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December 2013 • Our Life And Times

Initiative Will Raise Standards for Massachusetts’ Low-Income Workers

Logan Livingston Cruz, a personal care attendant (PCA) from Boston who has been heavily involved in the Raise Up Massachusetts campaign. 


PCA Ruthella Logan Livingston Cruz is helping to win paid sick time and a higher minimum wage in Massachusetts. Election Day, I was able to collect 500 signatures,” says Ruthella

Cruz is among the 30,000 Massachusetts PCAs who do not have access to sick time. The fight for earned sick time and a fair minimum wage is personal for her and she hopes that she can make a difference. “I’ve heard several people say, ‘I’ve been struggling and this would help me out,’ when they signed the petitions,” she says. 
 Cruz says she empathizes with people who don’t have earned sick time. “A single mother is going to have serious problems without earned sick time,” she says. “When I was younger and my kids were sick, I could’ve lost my job for taking a sick day.” 
 There are currently one million workers in Massachusetts, including personal care attendants, who face this struggle; they can be fired or disciplined for taking personal time to care for themselves or a loved one.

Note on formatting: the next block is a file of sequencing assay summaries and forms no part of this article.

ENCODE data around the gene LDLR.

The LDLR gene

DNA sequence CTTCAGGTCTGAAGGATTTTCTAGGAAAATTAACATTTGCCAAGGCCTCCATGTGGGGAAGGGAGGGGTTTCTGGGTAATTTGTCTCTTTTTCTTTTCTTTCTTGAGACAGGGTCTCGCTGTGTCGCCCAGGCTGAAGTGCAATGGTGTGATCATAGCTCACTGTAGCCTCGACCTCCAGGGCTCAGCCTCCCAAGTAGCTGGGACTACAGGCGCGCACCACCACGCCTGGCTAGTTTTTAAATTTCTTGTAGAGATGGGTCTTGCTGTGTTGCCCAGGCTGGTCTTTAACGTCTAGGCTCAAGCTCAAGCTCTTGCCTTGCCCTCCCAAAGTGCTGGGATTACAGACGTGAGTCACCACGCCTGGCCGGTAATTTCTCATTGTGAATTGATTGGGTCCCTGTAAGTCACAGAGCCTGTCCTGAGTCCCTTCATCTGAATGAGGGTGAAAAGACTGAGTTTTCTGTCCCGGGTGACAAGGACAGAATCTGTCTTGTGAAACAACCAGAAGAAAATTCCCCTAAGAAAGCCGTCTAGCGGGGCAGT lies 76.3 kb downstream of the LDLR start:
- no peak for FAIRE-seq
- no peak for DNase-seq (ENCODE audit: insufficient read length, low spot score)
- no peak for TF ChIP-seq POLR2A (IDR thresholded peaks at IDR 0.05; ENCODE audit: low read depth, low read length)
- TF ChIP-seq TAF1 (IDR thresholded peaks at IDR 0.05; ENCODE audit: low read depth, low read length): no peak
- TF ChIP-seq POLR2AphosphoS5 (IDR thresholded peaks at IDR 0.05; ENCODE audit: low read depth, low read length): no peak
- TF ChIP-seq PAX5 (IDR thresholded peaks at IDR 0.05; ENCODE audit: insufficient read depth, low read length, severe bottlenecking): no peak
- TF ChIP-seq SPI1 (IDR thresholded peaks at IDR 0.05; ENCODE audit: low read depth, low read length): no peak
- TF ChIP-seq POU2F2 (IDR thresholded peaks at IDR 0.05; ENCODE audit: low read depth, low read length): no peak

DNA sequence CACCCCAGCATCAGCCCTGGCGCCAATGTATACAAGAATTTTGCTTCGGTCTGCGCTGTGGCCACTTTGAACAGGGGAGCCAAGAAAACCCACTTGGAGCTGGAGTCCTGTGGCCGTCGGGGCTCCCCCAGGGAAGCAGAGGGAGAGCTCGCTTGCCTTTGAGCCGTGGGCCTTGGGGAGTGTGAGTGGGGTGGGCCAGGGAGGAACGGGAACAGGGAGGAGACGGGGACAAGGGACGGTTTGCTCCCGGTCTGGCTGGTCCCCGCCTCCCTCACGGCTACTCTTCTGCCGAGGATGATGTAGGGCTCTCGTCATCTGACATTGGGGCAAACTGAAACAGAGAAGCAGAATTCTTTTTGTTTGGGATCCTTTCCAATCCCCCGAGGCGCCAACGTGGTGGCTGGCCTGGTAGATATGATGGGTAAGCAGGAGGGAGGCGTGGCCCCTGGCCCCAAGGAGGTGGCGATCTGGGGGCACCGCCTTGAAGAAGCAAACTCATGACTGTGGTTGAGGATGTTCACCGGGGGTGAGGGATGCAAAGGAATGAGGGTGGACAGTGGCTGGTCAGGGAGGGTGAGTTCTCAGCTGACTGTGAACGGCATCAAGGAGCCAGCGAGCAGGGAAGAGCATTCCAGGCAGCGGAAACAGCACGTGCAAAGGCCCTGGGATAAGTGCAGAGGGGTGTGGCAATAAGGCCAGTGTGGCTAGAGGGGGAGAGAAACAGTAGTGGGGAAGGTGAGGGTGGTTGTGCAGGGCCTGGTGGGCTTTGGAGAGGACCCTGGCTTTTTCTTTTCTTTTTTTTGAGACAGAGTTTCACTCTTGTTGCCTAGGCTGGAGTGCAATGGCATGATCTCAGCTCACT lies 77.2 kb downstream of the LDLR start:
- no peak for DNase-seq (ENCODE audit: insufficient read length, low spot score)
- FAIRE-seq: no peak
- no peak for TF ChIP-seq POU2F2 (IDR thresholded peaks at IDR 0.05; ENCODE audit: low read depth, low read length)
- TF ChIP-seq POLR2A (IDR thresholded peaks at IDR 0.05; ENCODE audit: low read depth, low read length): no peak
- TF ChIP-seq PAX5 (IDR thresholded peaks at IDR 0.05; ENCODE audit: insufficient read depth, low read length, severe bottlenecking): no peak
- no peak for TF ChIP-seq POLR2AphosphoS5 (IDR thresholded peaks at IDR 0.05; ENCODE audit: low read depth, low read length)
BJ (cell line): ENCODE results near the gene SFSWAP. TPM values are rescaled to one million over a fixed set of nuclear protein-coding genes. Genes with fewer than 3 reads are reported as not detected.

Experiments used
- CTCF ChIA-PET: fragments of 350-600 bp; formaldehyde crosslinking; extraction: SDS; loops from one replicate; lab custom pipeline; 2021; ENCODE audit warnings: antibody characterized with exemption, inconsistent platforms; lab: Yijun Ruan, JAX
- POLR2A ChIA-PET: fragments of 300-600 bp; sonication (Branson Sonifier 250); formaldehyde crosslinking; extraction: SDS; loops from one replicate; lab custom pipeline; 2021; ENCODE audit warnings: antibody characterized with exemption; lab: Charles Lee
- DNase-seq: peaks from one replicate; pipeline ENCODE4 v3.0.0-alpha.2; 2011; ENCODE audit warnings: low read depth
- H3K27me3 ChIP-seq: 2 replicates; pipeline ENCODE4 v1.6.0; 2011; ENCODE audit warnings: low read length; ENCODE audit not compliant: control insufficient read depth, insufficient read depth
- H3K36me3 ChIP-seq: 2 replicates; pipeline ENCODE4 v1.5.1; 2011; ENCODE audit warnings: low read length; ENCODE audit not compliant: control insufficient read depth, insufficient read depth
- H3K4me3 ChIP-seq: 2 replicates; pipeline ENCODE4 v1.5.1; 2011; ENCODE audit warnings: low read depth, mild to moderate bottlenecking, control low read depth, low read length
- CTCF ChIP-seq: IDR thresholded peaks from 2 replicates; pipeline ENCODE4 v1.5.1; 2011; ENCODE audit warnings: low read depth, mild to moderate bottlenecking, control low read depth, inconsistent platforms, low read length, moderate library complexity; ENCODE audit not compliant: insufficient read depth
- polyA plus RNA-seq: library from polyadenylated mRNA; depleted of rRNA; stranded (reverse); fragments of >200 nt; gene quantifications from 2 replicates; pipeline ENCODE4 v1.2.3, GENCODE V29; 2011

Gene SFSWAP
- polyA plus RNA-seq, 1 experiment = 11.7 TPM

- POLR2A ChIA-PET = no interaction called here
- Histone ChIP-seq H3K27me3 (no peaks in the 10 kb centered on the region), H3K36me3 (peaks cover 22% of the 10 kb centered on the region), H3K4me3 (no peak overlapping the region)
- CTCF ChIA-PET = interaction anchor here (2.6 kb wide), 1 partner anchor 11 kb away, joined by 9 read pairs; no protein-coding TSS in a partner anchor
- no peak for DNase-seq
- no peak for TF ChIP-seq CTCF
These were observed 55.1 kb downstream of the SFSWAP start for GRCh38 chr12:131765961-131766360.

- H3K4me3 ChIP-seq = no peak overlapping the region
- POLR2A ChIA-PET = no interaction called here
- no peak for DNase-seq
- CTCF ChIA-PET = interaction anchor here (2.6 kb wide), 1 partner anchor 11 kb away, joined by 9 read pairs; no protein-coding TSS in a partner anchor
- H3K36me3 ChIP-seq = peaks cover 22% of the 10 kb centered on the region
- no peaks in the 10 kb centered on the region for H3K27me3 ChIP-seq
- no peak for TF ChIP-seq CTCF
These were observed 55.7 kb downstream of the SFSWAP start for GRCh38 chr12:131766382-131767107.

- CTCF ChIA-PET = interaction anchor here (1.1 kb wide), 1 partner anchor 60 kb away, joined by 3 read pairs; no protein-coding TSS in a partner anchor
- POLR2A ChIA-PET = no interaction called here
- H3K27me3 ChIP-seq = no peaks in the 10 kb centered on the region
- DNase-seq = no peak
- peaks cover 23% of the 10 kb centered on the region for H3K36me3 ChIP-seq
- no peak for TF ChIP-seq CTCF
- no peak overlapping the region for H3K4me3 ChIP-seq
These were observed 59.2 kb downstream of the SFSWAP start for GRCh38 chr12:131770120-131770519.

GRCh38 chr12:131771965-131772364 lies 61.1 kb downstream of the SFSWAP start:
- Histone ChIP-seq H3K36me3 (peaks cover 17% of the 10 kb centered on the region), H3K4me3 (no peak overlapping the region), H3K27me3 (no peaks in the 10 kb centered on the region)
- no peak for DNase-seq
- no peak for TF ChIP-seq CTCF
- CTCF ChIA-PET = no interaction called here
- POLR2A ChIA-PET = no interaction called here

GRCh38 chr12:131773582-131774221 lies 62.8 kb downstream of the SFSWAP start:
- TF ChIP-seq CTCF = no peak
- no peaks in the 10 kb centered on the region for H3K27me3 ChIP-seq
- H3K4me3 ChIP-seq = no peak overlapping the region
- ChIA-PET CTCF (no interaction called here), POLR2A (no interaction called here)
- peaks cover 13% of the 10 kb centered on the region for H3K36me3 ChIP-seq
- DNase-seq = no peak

“With paid sick time, people’s spirits will be up. Employers will see more productivity,” says Cruz.

MASSACHUSETTS

Inaugural PCA Orientations in January

January will mark a major advance for the professionalism and pride of Massachusetts’ Personal Care Attendants (PCAs) when the first group of them will attend their first orientation session around the state. The orientation program was negotiated earlier this year between the Union and Massachusetts’ PCA Workforce Council. Members waged a long campaign for the program that included scores of handwritten letters from PCAs to legislators and lobby visits to elected officials by Union members. Traditionally, PCAs receive little employee orientation or formal job training. The new orientations are slated as three-hour sessions administered by the 1199SEIU Training and Upgrading Fund and will be held at the Union’s offices, independent living centers, and other locations statewide. The curriculum will be developed by the Union in conjunction with the PCA Workforce Council, consumer employers and other partnering organizations. PCAs will receive information on independent living principles, a presentation from a Union representative on workers’ rights and responsibilities, training on fraud and abuse reporting, information about time records and pay and other information on resources that support the relationship of the PCA and the consumer. (For PCAs and consumers who need it, there’s an in-home version of the orientation.) Delegate Terri Morris, a PCA from Middleborough, was among the campaign leaders. “Now this adds a real sense of validity to what